Meteorite Recon | Meteorite searching in the Sahara desert, El Alamat episode expedition journal and photography
Meteorite search expedition in the Sahara desert. meteorites in situ. Illustrated journal
Meteorite searching, meteorites, desert, Sahara, meteorite expedition and photography
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Uncharted Sands

The Find of a Landmark Meteorite


This episode is based on personal notes taken during a Meteorite Recon expedition into one of the less explored deserts of the northern hemisphere.

It covers three days in May 2009 and includes the discovery of the 20 kg El Alamat chondrite.

Noon break

The Pharaoh Beetle

We arrived at the new camp site in the middle of the night. After the dust stirred up by our heavy vehicles had settled the waxing moon illuminated a pale white depression surrounded by a circle of shallow limestone cliffs. The bright gravel reflected the moonlight with such intensity, one could have taken it for snow, had it not still been 85°F. Jagged rocks enclosed the place like some ancient fortress wall half tumbled and sunken into the sands. The site offered proper protection against the howling winds and in its centre a broad sandy furrow provided soft underground to pitch our tents. It was the ideal spot.

The strenuous three hour night drive through challenging axle braking terrain had taken us to our limits. After the camp was set up everybody soon went to sleep. In the tent next to me I could hear my team mate Thomas cursing the incompetent outdoor shop’s employee who sold him his kit mat. To Thomas’ greatest disapproval the device had a broken valve and could not be stopped from deflating. In my doze I overheard him picturing thousand and one unpleasantness he planned to do to the unlucky guy once back home. Several among were quite creative. Frequently I thought he had finished but he was just drawing breath to continue with ever wilder threats to his virtual scapegoat. I took a mental note never to sell Thomas malfunctioning camping equipment and dozed off.


In the morning the wind had died. I got up with the rising sun, woken by excited voices and a strange snarling sound, originating in the corner of the camp occupied by our two Russian team mates. When I dozily peered out of my tent I saw them busy extinguishing a huge flash flame originating from their kerosene stove. Due to pertinent experience on occasion of a previous expedition, the tricky device had already earned the name “Tunguska stove”. Chernobyl-stove might have been an appropriate designation too, I thought.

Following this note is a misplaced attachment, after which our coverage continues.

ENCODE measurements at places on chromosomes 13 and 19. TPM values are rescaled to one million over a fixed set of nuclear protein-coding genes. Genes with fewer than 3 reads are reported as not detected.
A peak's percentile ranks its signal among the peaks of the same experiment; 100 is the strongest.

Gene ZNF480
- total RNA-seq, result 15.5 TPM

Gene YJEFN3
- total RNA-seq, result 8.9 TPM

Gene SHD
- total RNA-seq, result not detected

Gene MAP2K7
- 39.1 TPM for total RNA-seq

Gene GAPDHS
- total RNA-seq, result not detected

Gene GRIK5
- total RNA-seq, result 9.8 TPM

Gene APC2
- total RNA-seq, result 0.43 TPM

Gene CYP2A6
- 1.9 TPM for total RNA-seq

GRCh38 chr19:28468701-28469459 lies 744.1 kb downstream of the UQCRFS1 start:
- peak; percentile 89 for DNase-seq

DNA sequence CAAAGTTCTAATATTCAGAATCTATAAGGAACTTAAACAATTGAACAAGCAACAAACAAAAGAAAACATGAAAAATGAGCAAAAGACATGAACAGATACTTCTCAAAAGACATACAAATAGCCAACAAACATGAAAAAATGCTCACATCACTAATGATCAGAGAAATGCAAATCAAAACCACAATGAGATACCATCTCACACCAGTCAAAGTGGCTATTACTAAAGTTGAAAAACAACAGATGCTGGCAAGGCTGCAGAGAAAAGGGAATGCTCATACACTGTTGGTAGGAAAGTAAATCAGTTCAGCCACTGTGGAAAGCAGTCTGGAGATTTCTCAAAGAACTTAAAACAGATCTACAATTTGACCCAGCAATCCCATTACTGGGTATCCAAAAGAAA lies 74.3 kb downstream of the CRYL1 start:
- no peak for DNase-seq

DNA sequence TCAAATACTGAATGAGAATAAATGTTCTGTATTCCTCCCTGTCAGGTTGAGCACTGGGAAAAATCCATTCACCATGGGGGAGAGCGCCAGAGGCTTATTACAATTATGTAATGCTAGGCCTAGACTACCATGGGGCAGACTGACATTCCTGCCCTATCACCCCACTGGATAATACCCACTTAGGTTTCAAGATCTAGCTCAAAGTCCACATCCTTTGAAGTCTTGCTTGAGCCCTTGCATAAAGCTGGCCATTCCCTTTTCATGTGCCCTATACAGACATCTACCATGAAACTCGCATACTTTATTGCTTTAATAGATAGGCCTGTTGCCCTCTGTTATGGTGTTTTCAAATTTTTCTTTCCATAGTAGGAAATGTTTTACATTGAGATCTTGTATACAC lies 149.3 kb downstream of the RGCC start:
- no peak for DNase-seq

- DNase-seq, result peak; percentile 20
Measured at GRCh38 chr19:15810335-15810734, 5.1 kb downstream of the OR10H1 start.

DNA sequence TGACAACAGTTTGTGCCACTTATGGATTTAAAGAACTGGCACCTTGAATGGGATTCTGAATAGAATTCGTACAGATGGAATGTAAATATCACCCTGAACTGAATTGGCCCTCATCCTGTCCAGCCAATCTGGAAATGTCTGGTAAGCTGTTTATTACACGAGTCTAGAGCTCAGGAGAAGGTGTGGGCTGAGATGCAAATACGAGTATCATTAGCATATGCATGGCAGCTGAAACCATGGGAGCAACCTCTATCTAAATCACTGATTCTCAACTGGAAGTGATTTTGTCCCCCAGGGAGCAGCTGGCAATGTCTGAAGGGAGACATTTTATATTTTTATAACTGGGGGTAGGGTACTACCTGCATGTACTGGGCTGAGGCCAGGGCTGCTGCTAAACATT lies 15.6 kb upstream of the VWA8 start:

After they regained control over the hazardous instrument Ivan began to brew us a coffee. The two Russians were lounging lazily in the early morning sun in their camping chairs, their cooker lurking between them. I joined the two for a cup, but much to their amusement I kept a considerable clearing distance to their cooking pit.


We still hoarded plenty of supplies so I went through our storing boxes to compile an opulent desert breakfast when Thomas walked over, pointing to the imprints the gravel under his tent had left in his aching back. “The most comfortable inflating mat for rocky desert surfaces on the market” he grudgingly quoted the seller. “What can not be cured must be endured” I observed, obviously not an adequate comment to cheer him up.


To plan a joint course for today’s search we unfolded our maps and started to arrange a number of meeting points along the way. Thomas and Pjotr were hacking coordinates into their GPS devices, when a sudden buzzing sound distracted me from plotting our traverse on the map.

Caravan at the horizon

Like a mechanical drone a black iridescent insect appeared from the desert, enormous in size and slowly encircling us midair with a low-frequent humming buzz. It was not until the metallic thing had landed and approached us on his legs that I recognized the dung beetle. A coleoptera of the scarabaeidae family, the lesser known scarabaeus cristatus, paid us a visit. I had once seen a female specimen near Luxor but was surprised to find that the species which prefers semi-arid habitats was advancing this far into the inner desert.


Scarabaeus cristatus feeds exclusively on dung. Once freshly laid dung is located the animals use their legs and mouth parts with geometric artistry to fashion parts of it into huge circular or pear-shaped structures and then roll them into an underground nest that has been prepared by both the male and the female. The dung beetle is known for his imperturbable determination: once the dung ball is shaped nothing will stop the insect from rolling it to its destination, following a straight line, despite all obstacles. The tough frugal animal had my greatest admiration.


Guided by their sensitive sense of smell the flying insects keep zigzagging their territory until they pick up and follow the odour of fresh animal waste. As there were no other mammals around, I wondered if the scarab had picked up the scent of our outfit. Perhaps I should give some thought to the idea of stricter rules for personal hygiene, I wondered.